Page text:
Basic personal auto insurance is mandated by most states and provides you with some financial protection in case of an accident. But is it enough? What are the options? Learn how car insurance works and what types of coverage are available.
Auto insurance is a contract between you and the insurance company that protects you against financial loss in the event of an accident or theft. In exchange for your paying a premium, the insurance company agrees to pay your losses as outlined in your policy.
Auto insurance provides coverage for:
Basic personal auto insurance is mandated by most U.S. states, and laws vary. Auto insurance coverages are priced individually (a la carte) to let you customize coverage amounts to suit your exact needs and budget.
Policies are generally issued for six-month or one-year timeframes and are renewable. The insurance company sends a notice when it’s time to renew the policy and pay your premium.
Your auto policy will cover you and other family members on your policy, whether driving your car or someone else’s car (with their permission). Your policy also provides coverage if someone who is not on your policy is driving your car with your consent.
Your personal auto policy only covers personal driving, whether you’re commuting to work, running errands or taking a trip. It will not provide coverage if you use your car for commercial purposes—for instance, if you deliver pizzas.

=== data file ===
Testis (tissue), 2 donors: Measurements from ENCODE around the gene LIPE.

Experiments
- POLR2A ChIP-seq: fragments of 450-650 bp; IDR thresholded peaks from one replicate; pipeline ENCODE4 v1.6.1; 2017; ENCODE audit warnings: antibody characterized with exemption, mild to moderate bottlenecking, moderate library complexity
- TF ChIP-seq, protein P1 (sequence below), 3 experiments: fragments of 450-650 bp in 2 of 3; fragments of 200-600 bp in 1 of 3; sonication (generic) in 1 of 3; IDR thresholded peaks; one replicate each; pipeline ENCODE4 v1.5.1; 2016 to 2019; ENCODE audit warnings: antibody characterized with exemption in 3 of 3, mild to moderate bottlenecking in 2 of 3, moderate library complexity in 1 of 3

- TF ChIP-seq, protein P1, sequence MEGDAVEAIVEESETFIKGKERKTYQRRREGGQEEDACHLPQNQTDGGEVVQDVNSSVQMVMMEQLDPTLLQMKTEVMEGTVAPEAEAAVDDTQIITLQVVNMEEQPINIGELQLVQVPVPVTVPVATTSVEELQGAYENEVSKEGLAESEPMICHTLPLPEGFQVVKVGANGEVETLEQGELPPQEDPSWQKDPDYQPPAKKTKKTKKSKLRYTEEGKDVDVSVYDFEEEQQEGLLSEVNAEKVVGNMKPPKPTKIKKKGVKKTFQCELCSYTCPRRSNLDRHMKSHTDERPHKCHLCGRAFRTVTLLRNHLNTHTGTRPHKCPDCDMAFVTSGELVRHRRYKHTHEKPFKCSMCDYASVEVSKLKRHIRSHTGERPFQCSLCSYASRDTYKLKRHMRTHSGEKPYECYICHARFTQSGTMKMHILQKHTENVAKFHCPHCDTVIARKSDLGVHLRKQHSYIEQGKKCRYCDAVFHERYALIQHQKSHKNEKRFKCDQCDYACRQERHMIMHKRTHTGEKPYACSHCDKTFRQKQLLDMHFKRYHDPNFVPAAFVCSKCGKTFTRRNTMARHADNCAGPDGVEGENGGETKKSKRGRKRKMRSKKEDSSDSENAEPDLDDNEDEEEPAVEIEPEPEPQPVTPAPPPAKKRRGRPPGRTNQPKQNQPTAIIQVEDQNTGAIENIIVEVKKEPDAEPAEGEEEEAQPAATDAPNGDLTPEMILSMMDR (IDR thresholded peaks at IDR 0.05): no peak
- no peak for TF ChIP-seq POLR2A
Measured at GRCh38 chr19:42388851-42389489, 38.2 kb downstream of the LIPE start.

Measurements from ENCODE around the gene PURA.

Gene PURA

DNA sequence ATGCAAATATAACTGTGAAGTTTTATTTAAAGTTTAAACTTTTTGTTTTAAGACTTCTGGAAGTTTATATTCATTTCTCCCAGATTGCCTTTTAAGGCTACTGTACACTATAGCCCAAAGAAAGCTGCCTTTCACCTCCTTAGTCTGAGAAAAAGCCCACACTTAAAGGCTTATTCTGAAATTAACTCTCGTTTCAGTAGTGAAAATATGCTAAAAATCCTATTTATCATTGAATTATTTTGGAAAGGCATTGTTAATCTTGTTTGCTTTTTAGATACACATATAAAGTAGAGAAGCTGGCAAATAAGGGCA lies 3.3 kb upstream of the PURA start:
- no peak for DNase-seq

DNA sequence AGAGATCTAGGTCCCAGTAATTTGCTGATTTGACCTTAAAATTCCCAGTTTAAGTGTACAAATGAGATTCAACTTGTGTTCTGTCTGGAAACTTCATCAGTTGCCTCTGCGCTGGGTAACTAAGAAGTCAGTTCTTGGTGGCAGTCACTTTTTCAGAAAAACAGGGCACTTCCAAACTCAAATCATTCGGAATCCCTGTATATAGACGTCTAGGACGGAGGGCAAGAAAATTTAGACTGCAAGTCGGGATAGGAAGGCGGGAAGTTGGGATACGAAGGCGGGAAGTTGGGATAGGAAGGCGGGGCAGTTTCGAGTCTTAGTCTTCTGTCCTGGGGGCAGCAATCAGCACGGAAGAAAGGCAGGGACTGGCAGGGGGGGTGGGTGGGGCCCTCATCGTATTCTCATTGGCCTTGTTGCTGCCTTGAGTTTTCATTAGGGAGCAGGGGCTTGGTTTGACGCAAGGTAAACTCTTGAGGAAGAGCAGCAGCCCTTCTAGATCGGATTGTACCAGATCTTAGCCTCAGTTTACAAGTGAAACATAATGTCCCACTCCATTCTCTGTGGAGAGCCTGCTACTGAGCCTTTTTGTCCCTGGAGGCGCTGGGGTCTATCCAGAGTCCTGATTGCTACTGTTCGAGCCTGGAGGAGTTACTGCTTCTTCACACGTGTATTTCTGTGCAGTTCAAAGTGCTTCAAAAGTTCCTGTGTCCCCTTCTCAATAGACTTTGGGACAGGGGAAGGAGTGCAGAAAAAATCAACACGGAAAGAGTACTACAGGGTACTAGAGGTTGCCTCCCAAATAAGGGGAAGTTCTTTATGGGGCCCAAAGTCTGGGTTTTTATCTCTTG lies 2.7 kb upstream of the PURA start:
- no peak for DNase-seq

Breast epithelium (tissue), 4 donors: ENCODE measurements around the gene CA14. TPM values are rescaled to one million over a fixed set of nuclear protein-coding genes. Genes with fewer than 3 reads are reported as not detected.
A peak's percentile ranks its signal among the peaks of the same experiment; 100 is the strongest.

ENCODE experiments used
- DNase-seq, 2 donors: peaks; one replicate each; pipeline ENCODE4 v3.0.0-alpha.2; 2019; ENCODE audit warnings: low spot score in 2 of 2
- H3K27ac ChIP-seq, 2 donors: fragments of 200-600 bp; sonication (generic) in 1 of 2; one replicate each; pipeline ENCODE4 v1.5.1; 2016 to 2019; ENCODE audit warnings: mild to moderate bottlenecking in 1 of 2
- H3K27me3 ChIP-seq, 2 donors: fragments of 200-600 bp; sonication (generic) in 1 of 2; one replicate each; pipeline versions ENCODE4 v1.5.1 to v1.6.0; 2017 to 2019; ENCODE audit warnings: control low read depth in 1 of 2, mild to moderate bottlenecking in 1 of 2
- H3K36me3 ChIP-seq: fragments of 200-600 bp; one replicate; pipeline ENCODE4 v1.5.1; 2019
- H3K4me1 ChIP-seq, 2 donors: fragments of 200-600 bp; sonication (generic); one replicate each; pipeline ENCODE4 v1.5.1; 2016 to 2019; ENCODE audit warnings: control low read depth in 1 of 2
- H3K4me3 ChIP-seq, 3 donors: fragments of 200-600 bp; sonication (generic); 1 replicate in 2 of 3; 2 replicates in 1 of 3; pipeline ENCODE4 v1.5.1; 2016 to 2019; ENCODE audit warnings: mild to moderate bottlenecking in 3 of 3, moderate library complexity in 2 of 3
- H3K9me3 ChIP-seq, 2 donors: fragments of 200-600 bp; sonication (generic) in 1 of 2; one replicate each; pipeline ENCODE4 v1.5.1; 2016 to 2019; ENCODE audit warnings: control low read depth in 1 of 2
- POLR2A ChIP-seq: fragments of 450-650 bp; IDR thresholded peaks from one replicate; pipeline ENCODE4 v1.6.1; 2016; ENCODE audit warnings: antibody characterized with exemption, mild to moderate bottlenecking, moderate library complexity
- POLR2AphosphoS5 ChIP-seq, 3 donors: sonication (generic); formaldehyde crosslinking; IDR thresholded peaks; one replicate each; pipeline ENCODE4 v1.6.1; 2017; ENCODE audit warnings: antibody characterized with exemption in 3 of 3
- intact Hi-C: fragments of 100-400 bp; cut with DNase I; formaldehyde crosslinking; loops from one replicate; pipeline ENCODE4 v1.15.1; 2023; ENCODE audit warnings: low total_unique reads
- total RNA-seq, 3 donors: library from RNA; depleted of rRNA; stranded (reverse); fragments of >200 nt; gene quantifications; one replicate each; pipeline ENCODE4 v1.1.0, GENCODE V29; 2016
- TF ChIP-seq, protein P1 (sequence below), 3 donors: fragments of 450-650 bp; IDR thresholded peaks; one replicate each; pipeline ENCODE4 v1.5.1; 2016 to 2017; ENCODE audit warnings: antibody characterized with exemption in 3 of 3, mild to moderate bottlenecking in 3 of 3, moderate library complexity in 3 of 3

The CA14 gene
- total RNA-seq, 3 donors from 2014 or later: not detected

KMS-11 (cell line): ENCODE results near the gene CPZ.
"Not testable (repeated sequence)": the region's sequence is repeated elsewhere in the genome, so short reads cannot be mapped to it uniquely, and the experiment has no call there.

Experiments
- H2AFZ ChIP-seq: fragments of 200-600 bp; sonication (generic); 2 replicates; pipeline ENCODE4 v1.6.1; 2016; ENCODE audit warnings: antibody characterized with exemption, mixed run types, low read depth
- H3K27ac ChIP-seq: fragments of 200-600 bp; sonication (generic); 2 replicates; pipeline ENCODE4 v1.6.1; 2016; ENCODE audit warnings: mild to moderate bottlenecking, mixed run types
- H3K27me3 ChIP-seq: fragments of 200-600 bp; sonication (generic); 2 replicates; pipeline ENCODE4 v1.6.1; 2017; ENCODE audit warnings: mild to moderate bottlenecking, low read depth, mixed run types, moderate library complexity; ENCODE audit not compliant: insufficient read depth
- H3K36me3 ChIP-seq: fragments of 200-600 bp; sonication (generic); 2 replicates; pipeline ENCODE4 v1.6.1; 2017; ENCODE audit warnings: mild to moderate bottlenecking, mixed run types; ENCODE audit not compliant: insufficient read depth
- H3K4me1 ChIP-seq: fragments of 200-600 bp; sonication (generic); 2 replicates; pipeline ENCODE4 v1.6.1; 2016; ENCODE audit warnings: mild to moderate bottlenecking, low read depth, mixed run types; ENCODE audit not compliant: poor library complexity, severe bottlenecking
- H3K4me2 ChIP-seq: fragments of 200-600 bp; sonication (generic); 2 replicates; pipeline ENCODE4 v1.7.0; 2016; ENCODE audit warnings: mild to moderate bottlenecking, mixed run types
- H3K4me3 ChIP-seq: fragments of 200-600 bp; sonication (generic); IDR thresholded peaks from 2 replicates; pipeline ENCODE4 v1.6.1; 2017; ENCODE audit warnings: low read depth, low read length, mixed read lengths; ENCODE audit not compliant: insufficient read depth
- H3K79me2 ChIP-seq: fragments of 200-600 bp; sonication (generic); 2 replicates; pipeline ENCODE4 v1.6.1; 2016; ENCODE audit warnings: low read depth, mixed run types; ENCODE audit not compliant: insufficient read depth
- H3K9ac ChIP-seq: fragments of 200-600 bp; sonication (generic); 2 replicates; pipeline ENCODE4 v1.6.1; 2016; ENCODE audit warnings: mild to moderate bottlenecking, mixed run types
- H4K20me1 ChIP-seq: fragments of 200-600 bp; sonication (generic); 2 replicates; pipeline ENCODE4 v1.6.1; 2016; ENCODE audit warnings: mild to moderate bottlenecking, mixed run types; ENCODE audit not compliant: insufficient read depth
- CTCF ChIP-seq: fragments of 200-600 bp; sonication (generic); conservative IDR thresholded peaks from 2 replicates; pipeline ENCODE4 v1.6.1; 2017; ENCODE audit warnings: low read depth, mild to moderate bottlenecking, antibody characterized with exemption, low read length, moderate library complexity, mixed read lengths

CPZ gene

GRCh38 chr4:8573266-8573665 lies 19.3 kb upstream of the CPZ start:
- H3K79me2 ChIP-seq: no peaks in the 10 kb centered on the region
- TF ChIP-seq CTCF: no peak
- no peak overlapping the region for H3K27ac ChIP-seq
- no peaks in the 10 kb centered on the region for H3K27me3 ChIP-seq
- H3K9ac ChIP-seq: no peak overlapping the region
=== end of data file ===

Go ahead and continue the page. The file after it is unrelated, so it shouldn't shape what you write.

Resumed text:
Personal auto insurance will also not provide coverage if you use your car to provide transportation to others through a ride-sharing service such as Uber or Lyft. Some auto insurers, however, are now offering supplemental insurance products (at additional cost) that extend coverage for vehicle owners providing ride-sharing services.
Auto insurance requirements vary from state to state. If you're financing a car, your lender may also have its own requirements. Nearly every state requires car owners to carry:
In addition, many states require that you carry:
Even if PIP and uninsured motorist coverage are optional in your state, consider adding them to your policy for greater financial protection.
While most basic, legally mandated auto insurance covers the damage your car causes, it does not cover damage to your own car. To cover your own car, you should consider these optional coverages:
Collision and comprehensive only cover the market value of your car, not what you paid for it—and new cars depreciate quickly. If your car is totaled or stolen, there may be a “gap” between what you owe on the vehicle and your insurance coverage. To cover this, you may want to look into purchasing gap insurance to pay the difference. Note that for leased vehicles, gap coverage is usually rolled into your lease payments.
Next steps: Check out this handy infographic on the types of required and optional drivers insurance coverages.